UK car making may at last be successful again, but we have the ‘advantage’ of a car industry that 30 to 40 years ago imploded under the weight of products that were ingenious but extremely badly made and developed. That legacy provides lots of meat for intriguing, nostalgic museum exhibits.
Coventry Transport Museum - Based in the centre of Britain’s motor city, the museum charts the industry’s history; it has many ‘ordinary’ cars. More at transport-museum.com.
Donington Grand Prix Exhibition - World’s finest collection of historic and significant single-seat racers and motorcycles, latterly joined by a fine collection of military vehicles.
Jim Clark Room - Duns Trophy room in the main street of Duns, Scotland, has properties honouring the life and achievements of the double world champion. Go to duns.bordernet.co.uk.
13. Explore historic circuits
The world’s first permanent race circuit, the Brooklands banked oval, was opened in 1907 by a millionaire owner who fretted about British car makers having nowhere to test cars to the full. Other early tracks have diverse, fascinating stories.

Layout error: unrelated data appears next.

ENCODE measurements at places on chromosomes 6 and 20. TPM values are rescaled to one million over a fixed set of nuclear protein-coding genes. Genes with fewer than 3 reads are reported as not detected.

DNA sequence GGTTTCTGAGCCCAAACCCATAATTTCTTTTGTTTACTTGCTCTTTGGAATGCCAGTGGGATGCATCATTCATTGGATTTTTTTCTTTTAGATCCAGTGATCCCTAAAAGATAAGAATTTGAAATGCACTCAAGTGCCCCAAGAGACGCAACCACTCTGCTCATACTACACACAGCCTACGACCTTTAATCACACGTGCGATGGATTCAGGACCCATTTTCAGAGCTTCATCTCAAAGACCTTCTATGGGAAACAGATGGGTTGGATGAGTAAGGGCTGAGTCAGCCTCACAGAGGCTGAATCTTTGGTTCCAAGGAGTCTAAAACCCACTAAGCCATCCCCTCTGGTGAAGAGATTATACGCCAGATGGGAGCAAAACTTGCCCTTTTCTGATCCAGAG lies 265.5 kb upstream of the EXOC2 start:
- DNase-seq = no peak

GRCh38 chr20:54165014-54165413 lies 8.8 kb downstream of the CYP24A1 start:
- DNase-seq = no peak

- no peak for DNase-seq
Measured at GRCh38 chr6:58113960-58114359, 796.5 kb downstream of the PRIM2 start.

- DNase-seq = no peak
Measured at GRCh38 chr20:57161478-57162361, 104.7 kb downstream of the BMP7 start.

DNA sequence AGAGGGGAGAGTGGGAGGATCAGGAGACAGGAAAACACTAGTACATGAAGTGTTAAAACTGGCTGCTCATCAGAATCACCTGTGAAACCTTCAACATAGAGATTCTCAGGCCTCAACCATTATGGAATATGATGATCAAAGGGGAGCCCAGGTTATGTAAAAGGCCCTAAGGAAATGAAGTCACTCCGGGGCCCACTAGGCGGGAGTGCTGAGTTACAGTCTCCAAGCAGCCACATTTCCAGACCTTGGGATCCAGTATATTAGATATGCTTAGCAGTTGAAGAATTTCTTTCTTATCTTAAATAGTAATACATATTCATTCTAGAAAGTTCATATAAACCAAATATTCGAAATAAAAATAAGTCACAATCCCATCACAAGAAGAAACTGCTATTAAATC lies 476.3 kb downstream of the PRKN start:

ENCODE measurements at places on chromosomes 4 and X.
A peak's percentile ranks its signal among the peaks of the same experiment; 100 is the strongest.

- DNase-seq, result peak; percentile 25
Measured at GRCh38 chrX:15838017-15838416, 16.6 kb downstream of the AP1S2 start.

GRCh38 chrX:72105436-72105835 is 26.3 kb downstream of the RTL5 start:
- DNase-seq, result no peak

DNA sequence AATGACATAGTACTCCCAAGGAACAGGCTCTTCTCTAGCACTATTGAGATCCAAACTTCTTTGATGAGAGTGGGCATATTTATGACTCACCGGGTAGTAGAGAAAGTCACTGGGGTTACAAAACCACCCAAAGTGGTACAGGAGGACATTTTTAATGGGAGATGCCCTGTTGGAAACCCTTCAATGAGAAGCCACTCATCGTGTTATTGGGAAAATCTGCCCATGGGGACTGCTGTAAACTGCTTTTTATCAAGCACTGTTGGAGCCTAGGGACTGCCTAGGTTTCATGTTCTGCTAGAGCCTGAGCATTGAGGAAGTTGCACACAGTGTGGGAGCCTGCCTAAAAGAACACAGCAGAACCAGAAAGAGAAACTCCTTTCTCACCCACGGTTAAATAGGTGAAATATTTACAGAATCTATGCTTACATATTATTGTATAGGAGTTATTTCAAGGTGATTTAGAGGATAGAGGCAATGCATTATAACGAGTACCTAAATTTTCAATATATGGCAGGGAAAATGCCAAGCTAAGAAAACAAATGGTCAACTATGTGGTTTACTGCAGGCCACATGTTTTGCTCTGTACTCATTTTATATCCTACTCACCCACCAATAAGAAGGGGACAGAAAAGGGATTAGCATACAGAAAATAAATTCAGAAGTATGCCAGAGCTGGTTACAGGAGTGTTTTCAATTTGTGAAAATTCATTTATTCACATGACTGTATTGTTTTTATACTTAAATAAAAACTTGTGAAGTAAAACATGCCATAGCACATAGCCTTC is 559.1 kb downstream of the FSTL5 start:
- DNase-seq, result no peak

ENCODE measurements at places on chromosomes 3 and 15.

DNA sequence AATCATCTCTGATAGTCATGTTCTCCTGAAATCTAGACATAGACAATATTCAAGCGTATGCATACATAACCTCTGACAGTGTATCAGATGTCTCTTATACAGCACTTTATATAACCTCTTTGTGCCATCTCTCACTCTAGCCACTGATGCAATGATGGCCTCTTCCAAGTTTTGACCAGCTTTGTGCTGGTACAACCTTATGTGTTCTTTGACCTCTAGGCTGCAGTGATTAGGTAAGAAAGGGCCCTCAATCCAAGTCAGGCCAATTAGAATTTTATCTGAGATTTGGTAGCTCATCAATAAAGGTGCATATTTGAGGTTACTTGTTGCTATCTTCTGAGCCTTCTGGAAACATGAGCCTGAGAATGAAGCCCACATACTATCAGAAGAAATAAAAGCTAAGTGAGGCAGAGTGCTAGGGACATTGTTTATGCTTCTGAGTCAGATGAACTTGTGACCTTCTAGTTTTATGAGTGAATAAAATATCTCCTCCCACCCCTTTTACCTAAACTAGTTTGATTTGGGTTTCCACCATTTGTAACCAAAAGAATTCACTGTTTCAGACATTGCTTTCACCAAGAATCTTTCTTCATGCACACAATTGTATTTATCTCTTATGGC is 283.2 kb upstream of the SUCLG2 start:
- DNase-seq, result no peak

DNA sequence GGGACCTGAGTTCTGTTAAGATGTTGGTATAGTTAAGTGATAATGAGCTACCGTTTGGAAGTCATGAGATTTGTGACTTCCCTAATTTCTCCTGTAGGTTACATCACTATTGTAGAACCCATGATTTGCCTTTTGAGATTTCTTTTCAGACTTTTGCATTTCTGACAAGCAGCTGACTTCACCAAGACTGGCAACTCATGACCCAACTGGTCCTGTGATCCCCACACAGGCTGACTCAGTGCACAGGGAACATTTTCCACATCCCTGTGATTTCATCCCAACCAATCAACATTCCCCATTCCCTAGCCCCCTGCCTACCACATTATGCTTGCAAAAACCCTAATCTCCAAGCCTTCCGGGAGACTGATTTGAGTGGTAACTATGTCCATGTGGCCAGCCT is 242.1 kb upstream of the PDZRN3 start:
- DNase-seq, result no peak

Pikes Peak - Famous 12.4-mile high-altitude hillclimb above Colorado Springs in the US began life as a scenic drive, became a race venue and was only fully sealed three years ago. Find out more at ppihc.com.
Reims, France - Famous triangular French public road circuit hosted 26 French grands prix. Its reinforced concrete pits still stand on either side of its longest straight. More at reims-tourism.com.
Brooklands - Hugh Fortescue Locke-King’s huge banked track on London’s south-western approaches influenced many, including Indianapolis.
Drive famous routes
A big component in an enjoyable drive is having a special destination that many have enjoyed, written about and perhaps filmed. Makes it feels like hallowed ground. There are hundreds of examples, but here’s a popular threesome.
Route 66 - Well trodden path for car-borne travellers linking Chicago with Los Angeles. Once called ‘The Main Street of America’.
Hardknott Pass - A superb piece of Cumbrian open road between Elkdale and Duddon Valley (below) that often lets a driver see two or even three corners ahead. Steep in places, but surprisingly well surfaced. Go to visitcumbria.com.